In hindsight, the interesting thing is just how little the show did change. In Moffat's first year the mix of stories was largely the same: there was another ongoing story arc involving the companion and her family, and everything built to a big finale involving the Daleks. However, contrary to many of his supporters' expectations, the main reason Moffat persisted with the formula was because he fundamentally liked what Davies had done. Consequently, the style of Doctor Who remains just as funny and fast-paced, and there's still a heavy reliance on high-concept ideas. That said, although the outline of the show is still very much the same, there's no doubt the difference is in the details. What's interesting, though, is that while some ascribe these differences to the way Moffat handles drama, I think the real answer lies elsewhere.

A dark fairytale

The sheer amount of thinking you have to do, to make this work! When l read scripts that are bad, it's often because they're just lazy. The writer hasn't thought things through in the way that I would. There was a quote from John Cleese when he was ruling the world with Fawlty Towers: 'If I'm any good at writing comedy, it's because I know how hard it's supposed to be.' And that's it. It's shockingly difficult and emotionally upsetting!

- Steven Moffat'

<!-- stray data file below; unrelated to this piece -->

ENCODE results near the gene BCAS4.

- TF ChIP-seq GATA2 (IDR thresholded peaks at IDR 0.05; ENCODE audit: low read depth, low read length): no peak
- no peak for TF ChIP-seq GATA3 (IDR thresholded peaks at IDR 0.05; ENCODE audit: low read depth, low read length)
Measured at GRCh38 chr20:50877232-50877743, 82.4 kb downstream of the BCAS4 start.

When he was drawing up the style guide for modern Doctor Who, one of Davies' key precepts was that the show should be as funny as possible. There had always been a strong seam of wit in the classic series, but mindful of the need to make the relaunch a prime-time success, Davies was determined to push the jokes even harder. Moffat agreed with this strategy, but what's interesting to note is the way their respective approaches to comedy inform their overall vision. Davies' comedic style, for example, has always tended to accentuate the outrageous. Queer as Folk makes us laugh because of the protagonists' gleeful transgression of social norms, while Mine All Mine revolves around the fundamentally ridiculous idea of a man inheriting the city of Swansea. This exuberant don't-let-facts-get-in-the-way-of-thepunchline philosophy also applies to the way Davies created villains for Doctor Who. Lady Cassandra in 'The End of the World' is a recipient of so much plastic surgery that she's little more than a vain sheet of skin, and John Simm's portrayal of the Master is both funny and scary precisely because Davies emphasises the character's insanity.